Have you ever thought why wines have so many different aromas and flavours? Why does Tempranillo have strawberry aromas? After all wine is a fermented grape juice yet it can have a wide range of flavours. As you practise and become more comfortable tasting wines, more flavours become apparent. Scientists have identified 900 aroma compounds in wine. Each of us can identify scents with which we are familiar.
Flavours in wines can be separated into Primary Aromas, which come from the grape itself, Secondary Aromas, a result of the maceration and fermentation processes and Tertiary Aromas, associated with wine that have been aged, particularly in oak barrels.
Primary aromas are those such as, Strawberries in Tempranillo, often associated with a young Tempranillo. In every grape there are aroma compounds that we identify with particular fruits. Not only will you strawberry aromas but also other red berry fruits. The same aromas can be found in other grape varieties such as Pinot Noir, Sangiovese and Zinfandel.
Rosé wines made from Garnacha or Bobal will also tend have lovely fresh strawberry aromas.
Freshly cut grass is also a primary aroma, synonymous with cool climate Sauvignon Blancs from New Zealand and the Loire Valley in France. Here in Spain you can find these aromas in white wines made from Verdejo in Rueda. It can be a very pleasant surprise to someone who is new to wine to smell the grassy aromas in a wine because they are so pronounced.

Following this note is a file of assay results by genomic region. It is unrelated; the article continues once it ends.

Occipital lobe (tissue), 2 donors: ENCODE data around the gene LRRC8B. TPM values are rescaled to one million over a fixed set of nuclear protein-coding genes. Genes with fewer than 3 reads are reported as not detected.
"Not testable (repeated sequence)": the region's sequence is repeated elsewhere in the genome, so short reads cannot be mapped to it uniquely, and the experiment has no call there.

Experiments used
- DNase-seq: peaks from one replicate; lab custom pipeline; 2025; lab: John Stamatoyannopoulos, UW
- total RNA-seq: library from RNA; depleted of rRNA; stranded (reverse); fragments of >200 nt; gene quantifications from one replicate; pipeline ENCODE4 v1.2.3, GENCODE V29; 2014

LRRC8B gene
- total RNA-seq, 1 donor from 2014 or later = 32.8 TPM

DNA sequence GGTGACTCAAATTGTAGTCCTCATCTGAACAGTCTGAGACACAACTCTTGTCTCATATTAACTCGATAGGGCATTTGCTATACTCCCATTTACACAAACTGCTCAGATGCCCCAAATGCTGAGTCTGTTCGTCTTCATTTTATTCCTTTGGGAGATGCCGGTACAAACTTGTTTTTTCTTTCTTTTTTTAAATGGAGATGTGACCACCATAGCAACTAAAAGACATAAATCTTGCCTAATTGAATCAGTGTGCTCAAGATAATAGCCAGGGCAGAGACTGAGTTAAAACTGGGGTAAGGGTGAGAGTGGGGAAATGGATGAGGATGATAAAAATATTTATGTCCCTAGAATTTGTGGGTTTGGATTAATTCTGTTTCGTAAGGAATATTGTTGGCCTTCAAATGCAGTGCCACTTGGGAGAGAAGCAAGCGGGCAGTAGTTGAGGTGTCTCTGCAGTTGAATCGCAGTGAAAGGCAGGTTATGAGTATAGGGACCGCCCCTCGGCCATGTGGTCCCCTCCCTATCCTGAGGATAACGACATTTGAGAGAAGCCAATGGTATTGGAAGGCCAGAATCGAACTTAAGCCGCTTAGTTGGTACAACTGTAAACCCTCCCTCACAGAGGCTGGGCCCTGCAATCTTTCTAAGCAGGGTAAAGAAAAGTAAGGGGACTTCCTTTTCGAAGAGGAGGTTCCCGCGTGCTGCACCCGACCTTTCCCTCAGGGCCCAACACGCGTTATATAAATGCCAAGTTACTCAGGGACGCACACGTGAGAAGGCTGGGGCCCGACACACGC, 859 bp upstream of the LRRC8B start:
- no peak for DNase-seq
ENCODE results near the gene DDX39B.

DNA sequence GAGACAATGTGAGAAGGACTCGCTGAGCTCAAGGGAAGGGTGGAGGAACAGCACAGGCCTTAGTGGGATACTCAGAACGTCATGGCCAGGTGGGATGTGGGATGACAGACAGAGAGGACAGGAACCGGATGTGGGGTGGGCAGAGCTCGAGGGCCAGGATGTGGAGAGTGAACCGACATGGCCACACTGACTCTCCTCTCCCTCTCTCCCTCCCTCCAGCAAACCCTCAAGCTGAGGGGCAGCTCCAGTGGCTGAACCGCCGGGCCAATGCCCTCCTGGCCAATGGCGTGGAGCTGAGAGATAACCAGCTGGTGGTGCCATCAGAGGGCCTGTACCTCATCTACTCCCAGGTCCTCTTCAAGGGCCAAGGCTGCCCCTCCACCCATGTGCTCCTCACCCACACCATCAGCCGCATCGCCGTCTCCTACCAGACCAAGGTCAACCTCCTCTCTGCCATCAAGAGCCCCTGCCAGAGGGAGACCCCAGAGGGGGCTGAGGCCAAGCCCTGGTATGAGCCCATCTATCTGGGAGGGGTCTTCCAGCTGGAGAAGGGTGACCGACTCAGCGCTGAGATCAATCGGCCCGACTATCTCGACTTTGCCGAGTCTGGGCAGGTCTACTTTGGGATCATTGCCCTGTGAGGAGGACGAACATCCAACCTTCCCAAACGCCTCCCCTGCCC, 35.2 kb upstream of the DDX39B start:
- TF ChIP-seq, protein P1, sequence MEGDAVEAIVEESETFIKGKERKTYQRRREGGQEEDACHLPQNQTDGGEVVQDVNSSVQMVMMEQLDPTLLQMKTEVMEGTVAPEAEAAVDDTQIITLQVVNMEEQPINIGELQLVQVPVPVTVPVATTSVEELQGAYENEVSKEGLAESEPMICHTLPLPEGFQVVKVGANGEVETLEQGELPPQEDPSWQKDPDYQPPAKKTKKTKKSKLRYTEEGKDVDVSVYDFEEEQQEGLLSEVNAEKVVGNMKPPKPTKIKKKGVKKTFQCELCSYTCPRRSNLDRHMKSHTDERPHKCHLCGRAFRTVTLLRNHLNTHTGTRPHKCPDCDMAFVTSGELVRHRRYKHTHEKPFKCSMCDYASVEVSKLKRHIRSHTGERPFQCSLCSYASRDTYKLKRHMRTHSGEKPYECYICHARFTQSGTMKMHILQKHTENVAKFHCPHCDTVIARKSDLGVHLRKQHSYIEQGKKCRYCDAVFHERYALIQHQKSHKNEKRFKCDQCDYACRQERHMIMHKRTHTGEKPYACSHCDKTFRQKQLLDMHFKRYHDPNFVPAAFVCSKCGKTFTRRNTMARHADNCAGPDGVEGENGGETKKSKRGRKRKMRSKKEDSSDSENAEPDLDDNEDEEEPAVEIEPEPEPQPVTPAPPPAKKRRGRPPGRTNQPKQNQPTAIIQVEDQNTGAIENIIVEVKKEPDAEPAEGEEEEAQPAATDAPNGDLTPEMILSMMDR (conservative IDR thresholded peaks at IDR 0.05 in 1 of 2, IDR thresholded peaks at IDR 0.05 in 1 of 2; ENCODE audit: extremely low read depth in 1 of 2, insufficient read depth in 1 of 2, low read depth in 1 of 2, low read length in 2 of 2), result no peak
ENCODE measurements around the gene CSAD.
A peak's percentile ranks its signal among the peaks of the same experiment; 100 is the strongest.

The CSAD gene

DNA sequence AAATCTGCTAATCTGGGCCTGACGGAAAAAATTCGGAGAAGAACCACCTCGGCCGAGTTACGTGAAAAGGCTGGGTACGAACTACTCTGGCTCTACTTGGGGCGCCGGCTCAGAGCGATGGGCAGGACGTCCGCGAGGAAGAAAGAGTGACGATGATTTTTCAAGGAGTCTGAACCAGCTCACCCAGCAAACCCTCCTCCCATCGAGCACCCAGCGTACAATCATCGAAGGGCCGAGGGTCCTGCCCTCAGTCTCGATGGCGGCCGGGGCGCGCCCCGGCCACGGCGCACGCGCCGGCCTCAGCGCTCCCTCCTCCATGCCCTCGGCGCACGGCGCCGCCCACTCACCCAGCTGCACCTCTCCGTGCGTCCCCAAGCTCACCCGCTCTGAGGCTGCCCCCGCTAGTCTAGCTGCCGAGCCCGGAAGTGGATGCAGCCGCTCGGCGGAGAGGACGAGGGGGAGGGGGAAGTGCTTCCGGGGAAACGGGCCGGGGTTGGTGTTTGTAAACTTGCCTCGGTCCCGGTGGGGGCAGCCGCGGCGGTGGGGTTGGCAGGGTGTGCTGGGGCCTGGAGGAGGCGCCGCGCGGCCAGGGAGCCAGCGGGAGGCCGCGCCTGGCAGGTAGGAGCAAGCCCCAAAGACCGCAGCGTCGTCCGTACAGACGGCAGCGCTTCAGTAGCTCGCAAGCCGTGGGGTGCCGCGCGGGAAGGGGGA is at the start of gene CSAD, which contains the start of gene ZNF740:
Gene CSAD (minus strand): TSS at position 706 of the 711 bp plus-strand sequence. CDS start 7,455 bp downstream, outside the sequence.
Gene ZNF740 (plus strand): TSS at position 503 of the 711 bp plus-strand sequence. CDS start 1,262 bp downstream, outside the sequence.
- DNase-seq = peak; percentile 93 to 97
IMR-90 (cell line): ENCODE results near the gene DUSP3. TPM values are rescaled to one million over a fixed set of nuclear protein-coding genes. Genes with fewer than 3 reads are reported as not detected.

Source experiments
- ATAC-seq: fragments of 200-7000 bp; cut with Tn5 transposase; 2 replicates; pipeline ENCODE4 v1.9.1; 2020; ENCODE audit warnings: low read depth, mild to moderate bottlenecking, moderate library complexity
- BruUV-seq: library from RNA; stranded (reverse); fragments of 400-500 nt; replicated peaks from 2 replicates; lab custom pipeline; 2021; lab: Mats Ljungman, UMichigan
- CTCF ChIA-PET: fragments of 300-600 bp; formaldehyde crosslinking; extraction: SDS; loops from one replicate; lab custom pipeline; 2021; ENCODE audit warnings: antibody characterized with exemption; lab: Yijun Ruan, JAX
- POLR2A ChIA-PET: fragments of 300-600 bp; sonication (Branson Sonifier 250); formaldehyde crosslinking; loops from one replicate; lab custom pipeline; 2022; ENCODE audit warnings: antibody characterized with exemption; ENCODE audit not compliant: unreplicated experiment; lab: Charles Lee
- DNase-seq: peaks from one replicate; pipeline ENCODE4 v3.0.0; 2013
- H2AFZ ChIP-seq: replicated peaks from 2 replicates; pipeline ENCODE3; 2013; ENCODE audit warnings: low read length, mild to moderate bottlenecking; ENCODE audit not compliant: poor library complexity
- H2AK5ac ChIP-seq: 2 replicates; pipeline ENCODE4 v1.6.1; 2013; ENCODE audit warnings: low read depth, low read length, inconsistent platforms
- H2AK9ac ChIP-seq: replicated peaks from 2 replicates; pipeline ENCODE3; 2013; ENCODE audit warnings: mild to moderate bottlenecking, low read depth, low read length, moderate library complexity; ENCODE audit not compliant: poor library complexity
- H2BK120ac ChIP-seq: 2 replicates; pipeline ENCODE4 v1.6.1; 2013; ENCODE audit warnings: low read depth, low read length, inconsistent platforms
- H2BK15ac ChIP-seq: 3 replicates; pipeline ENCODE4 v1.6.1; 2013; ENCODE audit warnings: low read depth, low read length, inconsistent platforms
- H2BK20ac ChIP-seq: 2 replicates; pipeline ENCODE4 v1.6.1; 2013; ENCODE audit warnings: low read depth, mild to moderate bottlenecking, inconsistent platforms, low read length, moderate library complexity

Who wants to drink wine tasting like butter? Actually it can be delicious, think of a Chardonnay from Burgundy or Australia. These are Secondary Aromas found in white wines that have gone through malolactic fermentation, a natural process where the harsher malic acids (think green apples) are converted into lactic acid, found in dairy products like butter.
Buttery, creamy aromas can also be a result of the wine having spent some time in new oak barrels.
Coffee aromas in wine are Tertiary Aromas, often found in wines that have been aged in oaks barrels. The oak wood used for wine barrels is toasted to different levels and these characteristics are absorbed into the wine and are notable when tasting. One of these compounds is similar to that of freshly roasted coffee.
Other tertiary aromas that you tend to associate with wines that have been aged in oak barrels are vanilla, leather and tobacco. The more full bodied the wines made from Syrah of Cabernet Sauvignon, the higher the intensity of these characteristics.
You can recognise a white wine that has been aged in oak barrels but vanilla aromas that combine with the array of fruit aromas and flavours.
To get more out of tasting wine you have to practise training your nose and smell everything. A trip to a market, a walk in a field will heighten your senses and make smelling wine much more fun.
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